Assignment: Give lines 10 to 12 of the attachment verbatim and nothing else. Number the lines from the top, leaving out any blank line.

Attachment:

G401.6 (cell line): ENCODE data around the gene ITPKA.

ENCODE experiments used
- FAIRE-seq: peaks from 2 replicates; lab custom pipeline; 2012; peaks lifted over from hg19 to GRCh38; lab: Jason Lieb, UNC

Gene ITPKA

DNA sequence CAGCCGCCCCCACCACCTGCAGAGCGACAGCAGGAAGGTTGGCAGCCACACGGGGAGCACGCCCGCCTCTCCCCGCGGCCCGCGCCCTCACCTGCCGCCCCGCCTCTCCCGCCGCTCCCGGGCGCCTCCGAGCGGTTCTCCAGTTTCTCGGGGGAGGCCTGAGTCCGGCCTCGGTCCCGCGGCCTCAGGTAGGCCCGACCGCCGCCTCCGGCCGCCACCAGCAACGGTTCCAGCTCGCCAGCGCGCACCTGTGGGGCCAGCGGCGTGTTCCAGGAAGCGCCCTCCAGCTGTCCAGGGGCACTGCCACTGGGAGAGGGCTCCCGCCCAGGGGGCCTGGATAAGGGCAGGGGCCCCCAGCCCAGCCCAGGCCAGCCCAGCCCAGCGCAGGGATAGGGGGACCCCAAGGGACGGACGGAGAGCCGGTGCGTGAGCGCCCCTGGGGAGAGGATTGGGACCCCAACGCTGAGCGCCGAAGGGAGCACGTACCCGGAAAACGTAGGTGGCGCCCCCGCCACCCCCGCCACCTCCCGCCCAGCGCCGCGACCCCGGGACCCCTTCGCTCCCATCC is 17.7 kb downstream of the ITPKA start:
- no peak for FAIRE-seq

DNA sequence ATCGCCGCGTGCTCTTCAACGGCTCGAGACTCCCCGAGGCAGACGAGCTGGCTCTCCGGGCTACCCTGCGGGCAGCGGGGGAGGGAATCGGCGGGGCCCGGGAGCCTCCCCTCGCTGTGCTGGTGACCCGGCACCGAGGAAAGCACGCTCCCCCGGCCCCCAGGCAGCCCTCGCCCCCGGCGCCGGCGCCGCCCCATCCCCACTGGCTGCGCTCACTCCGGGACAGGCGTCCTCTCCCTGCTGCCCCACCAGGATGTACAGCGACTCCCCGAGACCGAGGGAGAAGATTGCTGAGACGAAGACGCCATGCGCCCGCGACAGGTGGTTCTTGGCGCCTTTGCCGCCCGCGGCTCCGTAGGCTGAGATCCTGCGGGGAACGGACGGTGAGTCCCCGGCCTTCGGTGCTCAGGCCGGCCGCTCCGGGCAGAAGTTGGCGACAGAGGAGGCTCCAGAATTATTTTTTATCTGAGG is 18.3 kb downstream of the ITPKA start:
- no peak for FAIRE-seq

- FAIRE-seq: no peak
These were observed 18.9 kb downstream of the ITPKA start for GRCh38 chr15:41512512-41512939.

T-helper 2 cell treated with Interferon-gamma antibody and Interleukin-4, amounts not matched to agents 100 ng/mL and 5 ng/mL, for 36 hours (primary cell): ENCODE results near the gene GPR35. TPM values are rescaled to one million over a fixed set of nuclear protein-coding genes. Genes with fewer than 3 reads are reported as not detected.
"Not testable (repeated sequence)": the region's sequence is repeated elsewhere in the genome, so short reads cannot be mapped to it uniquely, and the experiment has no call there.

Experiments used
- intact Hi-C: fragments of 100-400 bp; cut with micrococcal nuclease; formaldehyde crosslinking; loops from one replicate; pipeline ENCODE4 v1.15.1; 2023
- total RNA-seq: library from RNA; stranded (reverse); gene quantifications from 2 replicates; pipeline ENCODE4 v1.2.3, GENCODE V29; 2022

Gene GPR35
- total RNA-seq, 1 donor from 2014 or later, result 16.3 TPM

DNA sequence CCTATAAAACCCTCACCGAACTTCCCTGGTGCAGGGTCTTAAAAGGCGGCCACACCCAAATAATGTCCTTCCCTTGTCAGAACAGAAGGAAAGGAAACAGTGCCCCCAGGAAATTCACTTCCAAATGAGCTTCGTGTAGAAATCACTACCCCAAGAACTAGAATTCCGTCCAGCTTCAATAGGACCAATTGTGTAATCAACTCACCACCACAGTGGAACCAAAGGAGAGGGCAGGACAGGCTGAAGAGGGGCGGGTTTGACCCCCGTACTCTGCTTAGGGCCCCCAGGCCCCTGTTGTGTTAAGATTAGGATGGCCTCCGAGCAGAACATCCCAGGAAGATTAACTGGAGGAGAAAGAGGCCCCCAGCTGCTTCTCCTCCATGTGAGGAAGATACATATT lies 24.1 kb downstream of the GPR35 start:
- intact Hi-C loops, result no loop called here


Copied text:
These were observed 18.9 kb downstream of the ITPKA start for GRCh38 chr15:41512512-41512939.

T-helper 2 cell treated with Interferon-gamma antibody and Interleukin-4, amounts not matched to agents 100 ng/mL and 5 ng/mL, for 36 hours (primary cell): ENCODE results near the gene GPR35. TPM values are rescaled to one million over a fixed set of nuclear protein-coding genes. Genes with fewer than 3 reads are reported as not detected.
"Not testable (repeated sequence)": the region's sequence is repeated elsewhere in the genome, so short reads cannot be mapped to it uniquely, and the experiment has no call there.